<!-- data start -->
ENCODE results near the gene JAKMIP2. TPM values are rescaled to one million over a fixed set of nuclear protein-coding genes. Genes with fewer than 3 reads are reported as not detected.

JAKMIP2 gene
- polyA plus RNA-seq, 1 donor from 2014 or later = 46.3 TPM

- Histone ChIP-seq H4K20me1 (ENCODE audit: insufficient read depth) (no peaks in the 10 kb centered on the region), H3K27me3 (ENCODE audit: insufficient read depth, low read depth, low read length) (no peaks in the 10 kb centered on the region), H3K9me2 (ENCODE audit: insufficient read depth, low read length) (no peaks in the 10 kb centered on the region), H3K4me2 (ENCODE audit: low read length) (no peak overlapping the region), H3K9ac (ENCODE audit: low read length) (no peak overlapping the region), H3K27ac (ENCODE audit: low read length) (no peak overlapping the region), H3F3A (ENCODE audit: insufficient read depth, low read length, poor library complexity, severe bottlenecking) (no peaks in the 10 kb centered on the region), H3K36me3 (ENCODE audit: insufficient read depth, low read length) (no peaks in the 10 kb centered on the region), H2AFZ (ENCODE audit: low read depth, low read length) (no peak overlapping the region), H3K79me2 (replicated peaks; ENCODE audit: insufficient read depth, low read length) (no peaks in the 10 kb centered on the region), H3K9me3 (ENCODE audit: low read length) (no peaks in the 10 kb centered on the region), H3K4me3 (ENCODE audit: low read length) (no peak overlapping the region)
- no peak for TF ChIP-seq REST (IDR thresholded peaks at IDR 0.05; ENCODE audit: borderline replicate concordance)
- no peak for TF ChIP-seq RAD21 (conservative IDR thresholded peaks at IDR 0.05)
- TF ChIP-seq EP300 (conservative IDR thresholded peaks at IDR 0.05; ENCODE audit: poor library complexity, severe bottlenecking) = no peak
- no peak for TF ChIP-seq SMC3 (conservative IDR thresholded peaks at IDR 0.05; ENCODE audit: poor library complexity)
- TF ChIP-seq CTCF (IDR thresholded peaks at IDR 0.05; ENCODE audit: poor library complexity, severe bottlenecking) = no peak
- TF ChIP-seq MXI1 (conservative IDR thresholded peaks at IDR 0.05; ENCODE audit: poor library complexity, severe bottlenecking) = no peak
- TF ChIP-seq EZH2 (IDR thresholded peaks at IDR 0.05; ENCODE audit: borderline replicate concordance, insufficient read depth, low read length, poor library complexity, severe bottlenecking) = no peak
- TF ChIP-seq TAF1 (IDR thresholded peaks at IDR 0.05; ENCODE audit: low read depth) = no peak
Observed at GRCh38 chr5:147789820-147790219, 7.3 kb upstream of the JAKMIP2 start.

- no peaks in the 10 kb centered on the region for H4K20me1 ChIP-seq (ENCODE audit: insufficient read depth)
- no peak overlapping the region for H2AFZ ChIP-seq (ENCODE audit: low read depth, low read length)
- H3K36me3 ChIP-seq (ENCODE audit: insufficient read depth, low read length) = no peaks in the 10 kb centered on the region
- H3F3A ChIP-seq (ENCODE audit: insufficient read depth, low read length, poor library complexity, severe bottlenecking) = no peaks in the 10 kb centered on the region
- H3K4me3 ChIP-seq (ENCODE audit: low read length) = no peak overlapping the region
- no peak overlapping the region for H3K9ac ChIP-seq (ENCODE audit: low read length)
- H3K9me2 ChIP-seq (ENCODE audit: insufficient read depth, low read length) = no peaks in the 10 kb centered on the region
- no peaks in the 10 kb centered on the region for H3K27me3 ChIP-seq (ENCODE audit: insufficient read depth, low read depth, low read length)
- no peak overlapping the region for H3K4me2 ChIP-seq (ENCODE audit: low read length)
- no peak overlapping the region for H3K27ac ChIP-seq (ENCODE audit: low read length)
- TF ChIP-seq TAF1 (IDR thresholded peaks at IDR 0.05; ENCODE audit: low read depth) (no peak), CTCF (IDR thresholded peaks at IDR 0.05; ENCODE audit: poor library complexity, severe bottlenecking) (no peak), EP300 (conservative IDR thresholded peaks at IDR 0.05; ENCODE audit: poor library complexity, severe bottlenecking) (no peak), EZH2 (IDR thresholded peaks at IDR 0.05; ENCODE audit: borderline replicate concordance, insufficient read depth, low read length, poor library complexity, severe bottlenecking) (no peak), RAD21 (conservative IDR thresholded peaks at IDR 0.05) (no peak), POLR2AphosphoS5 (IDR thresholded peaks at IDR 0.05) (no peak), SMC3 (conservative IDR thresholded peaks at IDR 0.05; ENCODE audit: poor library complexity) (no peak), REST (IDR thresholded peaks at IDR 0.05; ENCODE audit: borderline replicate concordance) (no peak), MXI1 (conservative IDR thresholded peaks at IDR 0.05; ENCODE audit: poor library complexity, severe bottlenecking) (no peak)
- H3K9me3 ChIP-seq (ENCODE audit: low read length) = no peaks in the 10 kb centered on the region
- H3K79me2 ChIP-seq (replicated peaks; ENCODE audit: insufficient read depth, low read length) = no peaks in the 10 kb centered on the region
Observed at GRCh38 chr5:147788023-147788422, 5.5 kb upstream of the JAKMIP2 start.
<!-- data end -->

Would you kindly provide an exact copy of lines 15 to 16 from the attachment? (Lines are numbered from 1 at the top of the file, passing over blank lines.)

- no peak overlapping the region for H2AFZ ChIP-seq (ENCODE audit: low read depth, low read length)
- H3K36me3 ChIP-seq (ENCODE audit: insufficient read depth, low read length) = no peaks in the 10 kb centered on the region